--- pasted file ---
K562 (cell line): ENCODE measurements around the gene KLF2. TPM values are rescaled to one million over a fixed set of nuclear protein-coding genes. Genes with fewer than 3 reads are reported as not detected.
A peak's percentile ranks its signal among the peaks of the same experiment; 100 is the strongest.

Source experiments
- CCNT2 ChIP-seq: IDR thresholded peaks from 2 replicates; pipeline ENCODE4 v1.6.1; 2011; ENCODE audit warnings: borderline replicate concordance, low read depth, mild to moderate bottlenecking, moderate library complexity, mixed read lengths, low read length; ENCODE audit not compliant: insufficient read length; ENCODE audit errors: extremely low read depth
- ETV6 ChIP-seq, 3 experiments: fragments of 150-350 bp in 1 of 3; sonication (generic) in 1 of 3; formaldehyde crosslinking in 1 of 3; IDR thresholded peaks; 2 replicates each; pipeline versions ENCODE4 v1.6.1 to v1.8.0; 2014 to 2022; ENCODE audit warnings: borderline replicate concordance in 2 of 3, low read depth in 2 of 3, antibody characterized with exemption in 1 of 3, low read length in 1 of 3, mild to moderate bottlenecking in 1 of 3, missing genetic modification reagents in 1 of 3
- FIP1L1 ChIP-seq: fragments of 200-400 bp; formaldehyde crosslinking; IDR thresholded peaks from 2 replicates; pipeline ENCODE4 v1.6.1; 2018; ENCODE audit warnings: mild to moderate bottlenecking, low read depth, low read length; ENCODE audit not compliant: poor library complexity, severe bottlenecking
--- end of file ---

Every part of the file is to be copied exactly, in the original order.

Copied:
K562 (cell line): ENCODE measurements around the gene KLF2. TPM values are rescaled to one million over a fixed set of nuclear protein-coding genes. Genes with fewer than 3 reads are reported as not detected.
A peak's percentile ranks its signal among the peaks of the same experiment; 100 is the strongest.

Source experiments
- CCNT2 ChIP-seq: IDR thresholded peaks from 2 replicates; pipeline ENCODE4 v1.6.1; 2011; ENCODE audit warnings: borderline replicate concordance, low read depth, mild to moderate bottlenecking, moderate library complexity, mixed read lengths, low read length; ENCODE audit not compliant: insufficient read length; ENCODE audit errors: extremely low read depth
- ETV6 ChIP-seq, 3 experiments: fragments of 150-350 bp in 1 of 3; sonication (generic) in 1 of 3; formaldehyde crosslinking in 1 of 3; IDR thresholded peaks; 2 replicates each; pipeline versions ENCODE4 v1.6.1 to v1.8.0; 2014 to 2022; ENCODE audit warnings: borderline replicate concordance in 2 of 3, low read depth in 2 of 3, antibody characterized with exemption in 1 of 3, low read length in 1 of 3, mild to moderate bottlenecking in 1 of 3, missing genetic modification reagents in 1 of 3
- FIP1L1 ChIP-seq: fragments of 200-400 bp; formaldehyde crosslinking; IDR thresholded peaks from 2 replicates; pipeline ENCODE4 v1.6.1; 2018; ENCODE audit warnings: mild to moderate bottlenecking, low read depth, low read length; ENCODE audit not compliant: poor library complexity, severe bottlenecking